ELIZABETH JACKSON: The US president Barack Obama has used a
meeting of the UN General Assembly in New York to issue an urgent warning that
efforts to stem the Ebola outbreak are falling significantly short of what's
President Obama says countries aren't doing enough to prevent the death toll in West Africa rising to hundreds of thousands and possibly as many as a million, and he's warned the US can't tackle the problem alone.
Our North America correspondent Jane Cowan reports.
JANE COWAN: Speaking to world leaders gathered in New York, the US president gave a stark assessment of international efforts to stem the deadly Ebola outbreak.
BARACK OBAMA: I want us to be clear, we are not moving fast enough. We are not doing enough.
Right now everybody has the best of intentions but people are not putting in the kinds of resources that are necessary to put a stop to this epidemic.
They need more beds, they need more supplies, they need more health workers and they need all of this as fast as possible.
Right now patients are being left to die in the streets because there's nowhere to put them and there's nobody to help them.
One health worker in Sierra Leone compared fighting this outbreak to fighting a forest fire with spray bottles.
JANE COWAN: Barack Obama has already dispatched 3,000 US troops to Liberia to set up facilities and form training teams to help treat Ebola victims.
Congress has also approved the use of money left over from the Afghan war to begin funding the president's $1 billion request to help fight the outbreak.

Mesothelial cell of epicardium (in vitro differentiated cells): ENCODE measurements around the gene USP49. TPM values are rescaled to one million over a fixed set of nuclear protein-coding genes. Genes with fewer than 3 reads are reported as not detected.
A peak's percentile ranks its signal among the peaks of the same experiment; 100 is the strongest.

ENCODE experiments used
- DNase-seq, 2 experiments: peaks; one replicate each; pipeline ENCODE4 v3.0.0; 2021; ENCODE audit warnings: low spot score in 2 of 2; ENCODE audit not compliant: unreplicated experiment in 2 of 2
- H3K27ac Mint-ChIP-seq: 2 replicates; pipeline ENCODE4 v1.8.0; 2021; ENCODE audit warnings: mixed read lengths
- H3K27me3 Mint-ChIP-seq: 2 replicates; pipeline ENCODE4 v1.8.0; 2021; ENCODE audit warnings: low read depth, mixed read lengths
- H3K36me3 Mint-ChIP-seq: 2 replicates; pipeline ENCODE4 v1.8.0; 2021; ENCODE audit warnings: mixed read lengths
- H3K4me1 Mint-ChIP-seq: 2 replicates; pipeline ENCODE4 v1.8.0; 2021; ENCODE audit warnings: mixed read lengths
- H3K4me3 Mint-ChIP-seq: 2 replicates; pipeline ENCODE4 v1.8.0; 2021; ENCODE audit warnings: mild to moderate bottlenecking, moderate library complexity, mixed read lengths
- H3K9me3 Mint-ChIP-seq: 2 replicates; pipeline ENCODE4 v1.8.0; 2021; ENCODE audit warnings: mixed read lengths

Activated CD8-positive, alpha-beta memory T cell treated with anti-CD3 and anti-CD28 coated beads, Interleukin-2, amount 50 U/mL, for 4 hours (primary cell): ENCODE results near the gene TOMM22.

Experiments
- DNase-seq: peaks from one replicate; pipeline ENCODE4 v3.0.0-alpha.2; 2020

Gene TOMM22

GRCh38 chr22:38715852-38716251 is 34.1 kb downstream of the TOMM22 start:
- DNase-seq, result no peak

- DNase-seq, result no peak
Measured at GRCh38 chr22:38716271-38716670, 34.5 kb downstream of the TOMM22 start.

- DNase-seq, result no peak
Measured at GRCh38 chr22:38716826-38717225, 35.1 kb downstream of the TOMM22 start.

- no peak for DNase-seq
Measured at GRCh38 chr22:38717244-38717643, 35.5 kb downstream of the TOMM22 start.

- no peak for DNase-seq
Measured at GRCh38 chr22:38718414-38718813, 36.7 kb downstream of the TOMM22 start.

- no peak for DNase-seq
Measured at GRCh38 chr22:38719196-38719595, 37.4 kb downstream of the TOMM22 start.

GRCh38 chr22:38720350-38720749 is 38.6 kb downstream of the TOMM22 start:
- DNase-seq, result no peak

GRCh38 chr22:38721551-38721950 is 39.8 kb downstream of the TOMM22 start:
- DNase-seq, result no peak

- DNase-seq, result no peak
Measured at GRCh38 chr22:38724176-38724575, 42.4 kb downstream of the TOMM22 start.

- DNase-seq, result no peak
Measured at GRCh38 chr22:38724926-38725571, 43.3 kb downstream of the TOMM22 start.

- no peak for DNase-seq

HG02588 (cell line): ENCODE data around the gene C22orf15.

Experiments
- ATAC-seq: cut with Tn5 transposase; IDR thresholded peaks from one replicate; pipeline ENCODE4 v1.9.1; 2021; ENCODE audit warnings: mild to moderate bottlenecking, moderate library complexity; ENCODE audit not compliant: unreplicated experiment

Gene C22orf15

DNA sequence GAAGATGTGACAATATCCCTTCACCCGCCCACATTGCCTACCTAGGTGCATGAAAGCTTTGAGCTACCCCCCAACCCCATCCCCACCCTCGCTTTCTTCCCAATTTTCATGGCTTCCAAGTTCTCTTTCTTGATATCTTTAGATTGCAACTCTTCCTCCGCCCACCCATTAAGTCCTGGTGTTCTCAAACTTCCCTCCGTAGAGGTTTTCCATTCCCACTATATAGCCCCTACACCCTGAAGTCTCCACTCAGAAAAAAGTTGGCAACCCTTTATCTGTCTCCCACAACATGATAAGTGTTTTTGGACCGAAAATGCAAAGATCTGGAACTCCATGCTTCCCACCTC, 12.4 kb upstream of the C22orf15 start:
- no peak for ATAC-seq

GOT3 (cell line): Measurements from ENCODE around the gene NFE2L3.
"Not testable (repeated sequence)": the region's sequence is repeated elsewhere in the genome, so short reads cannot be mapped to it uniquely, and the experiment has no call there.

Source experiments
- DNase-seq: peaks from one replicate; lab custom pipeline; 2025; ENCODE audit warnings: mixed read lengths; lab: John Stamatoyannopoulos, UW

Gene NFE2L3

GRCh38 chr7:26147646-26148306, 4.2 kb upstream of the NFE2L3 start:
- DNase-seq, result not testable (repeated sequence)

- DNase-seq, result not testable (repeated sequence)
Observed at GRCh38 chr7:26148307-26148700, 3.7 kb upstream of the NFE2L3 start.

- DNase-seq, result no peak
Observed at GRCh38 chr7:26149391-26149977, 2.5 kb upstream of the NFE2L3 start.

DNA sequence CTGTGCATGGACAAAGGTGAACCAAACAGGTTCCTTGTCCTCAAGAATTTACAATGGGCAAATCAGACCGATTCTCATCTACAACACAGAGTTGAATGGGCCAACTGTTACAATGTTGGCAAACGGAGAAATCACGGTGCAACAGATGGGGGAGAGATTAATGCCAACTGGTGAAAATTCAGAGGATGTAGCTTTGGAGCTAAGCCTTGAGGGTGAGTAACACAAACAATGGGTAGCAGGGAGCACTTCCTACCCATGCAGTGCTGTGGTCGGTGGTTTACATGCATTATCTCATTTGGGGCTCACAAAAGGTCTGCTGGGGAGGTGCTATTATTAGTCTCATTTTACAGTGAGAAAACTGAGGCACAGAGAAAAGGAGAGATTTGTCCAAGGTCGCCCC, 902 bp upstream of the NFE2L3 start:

But president Obama warned other nations the US doesn't have the capacity to deal with the epidemic on its own.
BARACK OBAMA: Do not stand by thinking that somehow because of what we've done that it's taken care of. It's not.
JANE COWAN: Almost 3,000 people have died from Ebola in the five West African countries affected - about half of those infected.
The outbreak which began in a remote corner of Guinea appears to have stabilised in that country but has taken hold of much of neighbouring Sierra Leone, which has put three more districts under indefinite quarantine.
Liberia is now the country hardest hit by the outbreak. It says it has secured imports of basic food staples until December but the disruption caused to its mining sector could trigger a recession next year.
Airlines have suspended flights while expatriate workers have fled.
The UN meeting heard from the Liberian president, Ellen Johnson Sirleaf.
ELLEN JOHNSON SIRLEAF: Today we face perhaps the greatest challenge for we cannot allow the projection of a worst case scenario that over 100,000 of our innocent citizens will die from an enemy disease they did not start and do not understand, that the resulting effect will reverse our gains in malaria control and child and maternal mortality.
JANE COWAN: The World Health Organization director, Margaret Chan.
MARGARET CHAN: We should expect things to get worse before getting better. The UN mission on Ebola emergency response is in full emergency mode.
I ask all of you to put yourselves in that same frame of mind. Every day, every minute counts. We need to talk of course but we also need to act with speed and efficiency.
JANE COWAN: The UN chief Ban Ki-moon echoed that sentiment.
BAN KI-MOON: Today it is time for the international community to step up and help Guinea, Liberia and Sierra Leone continue on the path of development and stability.
JANE COWAN: The Canadian government says poor global coordination has bogged down efforts to deliver its Ebola vaccine to Africa.
The experimental vaccine remains in a government laboratory, six weeks after Canada promised to make it available to fight the deadly outbreak.
A third American patient to be treated in the US for Ebola is now free of the virus, while a fourth patient is still being treated in Atlanta.
The World Bank announced it will give another $170 million to fight the epidemic, nearly doubling its total contributions.
In Washington this is Jane Cowan for The World Today.